How to debug application without binaries

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I use AVR Studio and JTAGICE. Let's assume I have a programmed microcontroller, which I wish to debug. The software in microcontroller consists of two parts "“ bootloader and application code, flashed separately by bootloader. Obviously I don't have sources, nor binaries of both joined together. So I want to start debugging, without any project in AVR Studio "“ I just want to see assembler instructions executed by processor. But without opened project I cannot start debug session, and when I open bootloader or application project microcontroller FLASH memory will be reprogrammed before debug session will start "“ so bootloader code, or application code will be erased. How to solve this problem?
TIA.

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Use ISP to read out the .hex then in Studio File-FileOpen... the .hex file at which point it will offer to create a .aps file. You are then shown the dialog where you can select platform and advice. Set platform to "JTAGICE" and the device to the right model of AVR.

Obviously this is going to be uncommmented Asm debug only which can be "fun". More so if the source was C in which case the code can be very "dry" and full of stack frame nonsense making it more difficult to follow.

I guess you have a legal right to reverse engineer this code?

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Yes, it’s my code. It just consists of two separated applications – main app and bootloader. Your method will probably work, but I thought about something simpler – like a magic option – don’t update FLASH when starting debug session.
And BTW, in my country (Poland) reverse engineering is legal. In fact it is the only way to know how some closed protocols work.

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Quote:

In fact it is the only way to know how some closed protocols work.

Presumably they are "closed" because someone does not want you to know how they work - usually because they charge money to access the details normally so you are stealing their revenue by doing it.

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It’s a discussion about ethics. If they want to keep something for them, they can patent it. I don’t think that something should be prohibited, just because somebody wants to keep something closed. But as I said, reverse engineering in my country is absolutely legal, so for example if a company keeps protocol closed, I’m allowed to reverse engineer it, and write my own program based on obtained information. I think that more or less it works exactly in the same way in many countries. For example linux developers – in many cases the only way to write a driver for device is to reverse engineer the original closed source driver. Because lunux developers are spread all over the world, I think that in many countries it is legal.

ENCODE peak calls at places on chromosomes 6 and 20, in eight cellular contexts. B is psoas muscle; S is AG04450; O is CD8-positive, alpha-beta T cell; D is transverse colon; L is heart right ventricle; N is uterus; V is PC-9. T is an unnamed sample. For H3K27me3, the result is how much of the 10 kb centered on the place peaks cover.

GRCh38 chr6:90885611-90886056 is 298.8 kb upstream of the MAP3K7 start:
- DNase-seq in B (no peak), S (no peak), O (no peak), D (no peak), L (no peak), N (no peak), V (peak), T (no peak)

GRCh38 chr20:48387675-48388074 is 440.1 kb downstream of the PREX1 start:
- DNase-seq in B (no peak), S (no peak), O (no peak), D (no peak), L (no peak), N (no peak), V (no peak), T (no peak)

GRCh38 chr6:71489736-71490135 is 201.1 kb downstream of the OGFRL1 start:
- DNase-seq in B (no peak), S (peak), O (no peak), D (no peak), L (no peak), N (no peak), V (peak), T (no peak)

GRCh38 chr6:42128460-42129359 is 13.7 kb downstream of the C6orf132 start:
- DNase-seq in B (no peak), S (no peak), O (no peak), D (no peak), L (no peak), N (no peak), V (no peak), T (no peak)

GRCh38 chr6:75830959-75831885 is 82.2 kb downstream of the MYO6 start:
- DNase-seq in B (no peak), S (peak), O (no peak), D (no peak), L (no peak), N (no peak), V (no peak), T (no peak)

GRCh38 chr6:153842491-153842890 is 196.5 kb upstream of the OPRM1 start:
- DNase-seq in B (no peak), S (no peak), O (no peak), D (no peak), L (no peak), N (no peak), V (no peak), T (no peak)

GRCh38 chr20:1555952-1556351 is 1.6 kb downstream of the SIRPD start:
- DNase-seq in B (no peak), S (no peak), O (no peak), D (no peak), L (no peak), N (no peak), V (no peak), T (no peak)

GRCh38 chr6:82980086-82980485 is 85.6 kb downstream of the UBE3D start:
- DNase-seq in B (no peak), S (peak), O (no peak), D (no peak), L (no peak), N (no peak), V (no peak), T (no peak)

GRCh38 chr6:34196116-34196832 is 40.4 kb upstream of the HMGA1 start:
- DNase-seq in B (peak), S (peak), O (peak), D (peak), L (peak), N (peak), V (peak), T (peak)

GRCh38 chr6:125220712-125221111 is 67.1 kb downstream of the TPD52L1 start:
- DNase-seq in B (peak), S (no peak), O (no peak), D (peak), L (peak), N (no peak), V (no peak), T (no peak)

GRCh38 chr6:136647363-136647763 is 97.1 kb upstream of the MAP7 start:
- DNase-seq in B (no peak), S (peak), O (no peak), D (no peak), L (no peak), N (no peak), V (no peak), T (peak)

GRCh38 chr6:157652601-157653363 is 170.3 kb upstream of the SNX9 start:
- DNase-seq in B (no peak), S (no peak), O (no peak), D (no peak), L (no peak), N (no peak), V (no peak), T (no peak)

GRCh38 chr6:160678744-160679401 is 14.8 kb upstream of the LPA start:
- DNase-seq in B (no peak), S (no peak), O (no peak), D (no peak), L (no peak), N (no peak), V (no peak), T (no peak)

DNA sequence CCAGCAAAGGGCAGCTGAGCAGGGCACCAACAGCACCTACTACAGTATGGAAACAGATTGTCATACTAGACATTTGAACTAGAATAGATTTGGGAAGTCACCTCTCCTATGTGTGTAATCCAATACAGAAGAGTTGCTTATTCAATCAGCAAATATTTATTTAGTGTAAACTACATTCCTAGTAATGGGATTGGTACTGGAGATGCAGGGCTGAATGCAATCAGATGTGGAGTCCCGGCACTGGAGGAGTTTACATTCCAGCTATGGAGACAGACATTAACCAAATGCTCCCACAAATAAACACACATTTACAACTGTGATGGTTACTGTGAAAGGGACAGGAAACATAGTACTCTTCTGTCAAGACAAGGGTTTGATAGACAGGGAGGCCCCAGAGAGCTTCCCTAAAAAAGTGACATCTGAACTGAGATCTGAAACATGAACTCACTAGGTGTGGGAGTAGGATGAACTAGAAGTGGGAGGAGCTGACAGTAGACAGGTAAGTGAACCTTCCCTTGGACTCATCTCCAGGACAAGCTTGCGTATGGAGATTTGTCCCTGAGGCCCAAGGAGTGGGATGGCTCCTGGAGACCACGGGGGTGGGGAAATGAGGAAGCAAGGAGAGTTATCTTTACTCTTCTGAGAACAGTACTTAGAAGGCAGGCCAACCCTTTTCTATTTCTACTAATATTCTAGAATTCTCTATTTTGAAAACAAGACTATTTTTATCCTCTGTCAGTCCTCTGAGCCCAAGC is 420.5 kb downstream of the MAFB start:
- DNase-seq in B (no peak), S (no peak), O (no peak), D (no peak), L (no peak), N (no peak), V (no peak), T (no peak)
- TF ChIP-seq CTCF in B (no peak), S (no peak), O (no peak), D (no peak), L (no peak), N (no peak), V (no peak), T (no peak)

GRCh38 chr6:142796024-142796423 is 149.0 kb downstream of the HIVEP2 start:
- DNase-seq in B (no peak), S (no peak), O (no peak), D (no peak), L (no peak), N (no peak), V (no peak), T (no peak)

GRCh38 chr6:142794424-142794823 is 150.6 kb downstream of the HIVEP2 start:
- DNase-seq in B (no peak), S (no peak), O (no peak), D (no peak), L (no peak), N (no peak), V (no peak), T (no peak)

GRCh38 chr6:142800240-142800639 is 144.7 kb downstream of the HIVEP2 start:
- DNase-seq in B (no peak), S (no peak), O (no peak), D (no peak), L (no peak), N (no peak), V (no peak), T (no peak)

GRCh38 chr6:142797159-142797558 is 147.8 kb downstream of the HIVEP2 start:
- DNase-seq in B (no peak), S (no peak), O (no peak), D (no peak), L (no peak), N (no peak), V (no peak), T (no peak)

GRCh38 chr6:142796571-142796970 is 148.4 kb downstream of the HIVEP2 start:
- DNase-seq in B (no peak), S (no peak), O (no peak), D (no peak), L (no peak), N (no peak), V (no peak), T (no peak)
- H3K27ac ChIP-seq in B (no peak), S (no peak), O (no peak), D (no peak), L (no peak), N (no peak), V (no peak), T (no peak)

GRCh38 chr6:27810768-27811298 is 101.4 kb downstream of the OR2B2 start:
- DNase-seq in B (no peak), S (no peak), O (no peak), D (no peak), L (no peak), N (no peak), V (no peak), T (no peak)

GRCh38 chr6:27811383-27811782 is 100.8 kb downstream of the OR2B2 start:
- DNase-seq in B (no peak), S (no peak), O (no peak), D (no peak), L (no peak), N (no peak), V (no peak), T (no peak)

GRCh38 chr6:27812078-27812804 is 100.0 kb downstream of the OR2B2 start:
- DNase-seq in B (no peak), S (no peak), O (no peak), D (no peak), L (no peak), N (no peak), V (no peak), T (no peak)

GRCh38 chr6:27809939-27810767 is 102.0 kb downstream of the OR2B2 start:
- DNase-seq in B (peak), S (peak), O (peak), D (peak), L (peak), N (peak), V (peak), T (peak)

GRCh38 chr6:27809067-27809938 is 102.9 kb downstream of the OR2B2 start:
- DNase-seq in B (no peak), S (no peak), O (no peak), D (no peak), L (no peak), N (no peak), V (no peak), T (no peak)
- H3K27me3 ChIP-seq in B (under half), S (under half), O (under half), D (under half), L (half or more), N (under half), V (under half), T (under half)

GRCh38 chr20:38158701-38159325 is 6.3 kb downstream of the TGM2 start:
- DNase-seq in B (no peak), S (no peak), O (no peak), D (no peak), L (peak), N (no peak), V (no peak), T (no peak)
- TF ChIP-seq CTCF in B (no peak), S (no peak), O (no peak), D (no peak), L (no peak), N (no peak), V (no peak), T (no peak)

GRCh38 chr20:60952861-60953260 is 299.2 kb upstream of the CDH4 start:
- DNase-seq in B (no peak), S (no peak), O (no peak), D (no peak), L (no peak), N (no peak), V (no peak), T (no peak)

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TFrancuz wrote:
Yes, it’s my code. It just consists of two separated applications – main app and bootloader. Your method will probably work, but I thought about something simpler – like a magic option – don’t update FLASH when starting debug session.
And BTW, in my country (Poland) reverse engineering is legal. In fact it is the only way to know how some closed protocols work.

If it is your code, you have the source code.

You can debug the application in the regular way. It just happens that the JTAGICE loads the application rather than the bootloader.

You can always merge the sources of bootloader and application if you want. You just need to mangle the names of any duplicated identifiers.

OTOH, if you are seeking to debug compiled code that does not belong to you. Good Luck. If the original owner was wise, she would have used an encrypted bootloader and application and used lock bits and fuses. ------------ just to make your job more challenging!

David.

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As I said, I have two separated applications, main app, and bootloader, again – to separated codes, two projects. The binaries are merged only in microcontroller FLASH memory. I want to debug the part of bootloader responsible for calculating application’s CRC and launching it – that’s why I need the app in memory during bootloader debugging. That’s all.
And it is not that simple to merge the source codes. Besides name mangling, I need two separate .text sections, .bss etc. If you know how to easy do it, just share your knowledge with us. And of course, if the chip has been locked I wouldn’t be able to read it and debug, and it is obviously not my problem.

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Why not use the bootloader's programming mechanism to deliver the code into the app part of the flash? (that's what it's designed for after all!) That way you can symbolically debug the ELF of the bootloder.

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Wikipedia wrote:
Article 6 of the 1991 EU Computer Programs Directive allows reverse engineering for the purposes of interoperability, but prohibits it for the purposes of creating a competing product [...]

TFrancuz example of a Lunix driver sounds like "interoperability" to me..

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Quote:
I want to debug the part of bootloader responsible for calculating application’s CRC and launching it – that’s why I need the app in memory during bootloader debugging.

You really do not care what the application is. You are simply debugging the bootloader 'application' that load some arbitrary gobbledygook into FLASH memory.

You can verify the gobbledygook via regular ISP. You can verify the CRC in the debugger. You generally debug a CRC algorithm via an ordinary PC console app.

You could even get the bootloader to write the CRC into EEPROM. This would involve no debugging at all.

David.